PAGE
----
The ideal I wish to advance — indeed, to conserve — is “human exceptionalism,” that is, the unique moral status of human life. It is remarkable that our exceptional natures require defense. After all, what other species in the known history of life has attained the wondrous capacities of human beings? What other species has transcended the tooth-and-claw world of naked natural selection to the point that, at least to some degree, we now control nature instead of being controlled by it? What other species builds civilizations, records history, creates art, makes music, thinks abstractly, envisions and fabricates machinery, improves life through science and engineering, or explores the deeper truths found in philosophy and religion? What other species rescues injured animals instead of ignoring or eating them? What other species has true freedom? Perhaps most crucially, what other species can be held to moral account?
Human exceptionalism increasingly is criticized as arrogant and hubristic, spurring us to mistreat animals and despoil the planet. I believe the contrary is true. Indeed, if being human isn’t what gives us the duty to treat animals properly, what in the world does?
I conclude my book responding to the charge that animal domestication is an evil:
Human slavery was (and is) pure evil. Keeping elephants and zebras in properly designed and maintained zoos and animal parks is not. The Rwandan and Cambodian genocides were acts of pure evil. Humanely slaughtering millions of animals to provide the multitudes with nourishing and good-tasting food and durable clothing is not. Mengele’s lethal experimentation on identical twins at Auschwitz was truly heinous. Testing new drugs or surgical procedures on animals to save children’s lives and improve human (and animal) thriving is both morally beneficent and ethically justified.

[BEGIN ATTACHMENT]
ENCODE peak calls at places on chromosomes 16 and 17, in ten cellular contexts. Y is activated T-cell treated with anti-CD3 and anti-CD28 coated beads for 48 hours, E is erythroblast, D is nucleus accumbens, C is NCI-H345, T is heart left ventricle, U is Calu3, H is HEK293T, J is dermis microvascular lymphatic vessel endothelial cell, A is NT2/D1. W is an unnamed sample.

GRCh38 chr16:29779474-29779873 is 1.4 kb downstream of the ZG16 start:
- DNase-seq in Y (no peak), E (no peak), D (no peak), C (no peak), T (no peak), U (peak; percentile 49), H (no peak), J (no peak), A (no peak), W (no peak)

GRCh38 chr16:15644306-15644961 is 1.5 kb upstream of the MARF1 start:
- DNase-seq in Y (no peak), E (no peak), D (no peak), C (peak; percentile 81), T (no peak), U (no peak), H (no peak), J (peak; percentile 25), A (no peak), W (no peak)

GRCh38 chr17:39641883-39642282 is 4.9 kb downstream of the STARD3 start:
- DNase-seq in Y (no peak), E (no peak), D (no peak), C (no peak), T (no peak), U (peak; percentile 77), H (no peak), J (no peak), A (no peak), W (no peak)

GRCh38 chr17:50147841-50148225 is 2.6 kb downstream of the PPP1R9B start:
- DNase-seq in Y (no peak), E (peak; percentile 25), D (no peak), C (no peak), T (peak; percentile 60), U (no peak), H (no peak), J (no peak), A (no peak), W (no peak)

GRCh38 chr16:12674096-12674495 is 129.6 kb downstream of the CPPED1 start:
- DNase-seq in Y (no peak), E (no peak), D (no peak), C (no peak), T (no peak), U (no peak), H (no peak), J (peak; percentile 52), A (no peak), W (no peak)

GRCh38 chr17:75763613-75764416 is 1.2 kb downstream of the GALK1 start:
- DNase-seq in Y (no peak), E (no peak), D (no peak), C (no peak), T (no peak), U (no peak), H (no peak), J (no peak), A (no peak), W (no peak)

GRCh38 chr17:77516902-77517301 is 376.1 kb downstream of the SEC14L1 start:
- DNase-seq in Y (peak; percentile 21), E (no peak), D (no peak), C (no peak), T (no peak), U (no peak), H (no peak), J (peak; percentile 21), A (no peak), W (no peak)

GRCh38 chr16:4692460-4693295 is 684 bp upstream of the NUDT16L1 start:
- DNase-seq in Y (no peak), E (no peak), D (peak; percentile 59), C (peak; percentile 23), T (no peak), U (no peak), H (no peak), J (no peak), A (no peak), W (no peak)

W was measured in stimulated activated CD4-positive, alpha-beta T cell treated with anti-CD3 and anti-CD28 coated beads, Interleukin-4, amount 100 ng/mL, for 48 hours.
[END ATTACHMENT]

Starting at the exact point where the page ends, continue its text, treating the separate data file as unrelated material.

As Washington Post writer Michael Gerson once put it, “I remain convinced that equating animal rights and human rights does nothing to serve either cause.” I don’t see any other way to look at it. Properly directed, our love for animals is a healthy expression of empathy, as well as a potent measure of our success as a society. But this devotion must not include viewing animals as if they were people. After years of research into this field, I am convinced that if we ever come to think of ourselves as merely another animal in the forest, that is precisely how we will act.
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Matthew Scully replies: Even as he responds to the charge of resorting to euphemism to excuse cruel and tawdry things, Wesley Smith gives us yet another one in the case of those elephants he mentions: We’re not to think of these creatures as being shot and killed by trophy hunters, but merely as being “taken in the parks.”
The experiment Smith has “never heard of” is described on pages 74 and 75 of his own book, and his words are just as I quoted them in my review. The chimpanzees were strapped down (“held motionless,” as he puts it), and as experimenters prepared to slice their limbs and sever their nerves, Smith insists that they were still “seated quietly, not struggling.” The violence of the scene, until the primates were finally killed and discarded, is quickly passed over, with Smith’s usual assurances that humanity was served and the details are no concern of ours.
As for the rest of his piece, it is enough to say that after his initial disappointment Smith managed to get the rave review he was expecting in NR — by writing it himself, complete with extended quotes and compliments on the “judicious” tone of the work. Instead of engaging, much less rebutting, a single conservative challenge to his defense of factory farming, fur trapping, and other abuses, he simply reassembles his straw men, assailing nonsense theories like “speciesism,” holding forth on his theme of “exceptionalism,” and professing concern for animal welfare while declining once again to specify a single reform he would support.
One interesting admission is that Smith considers his writings a “forum” for animal-use industries. Perhaps this explains why he never dares to criticize any industry or trade group, and why in his book they are singled out only to be thanked for so “selflessly” assisting with the project.
– Mr. Smith is a senior fellow in human rights and bioethics at the Discovery Institute, and the author of the just-published A Rat Is a Pig Is a Dog Is a Boy: The Human Cost of the Animal Rights Movement.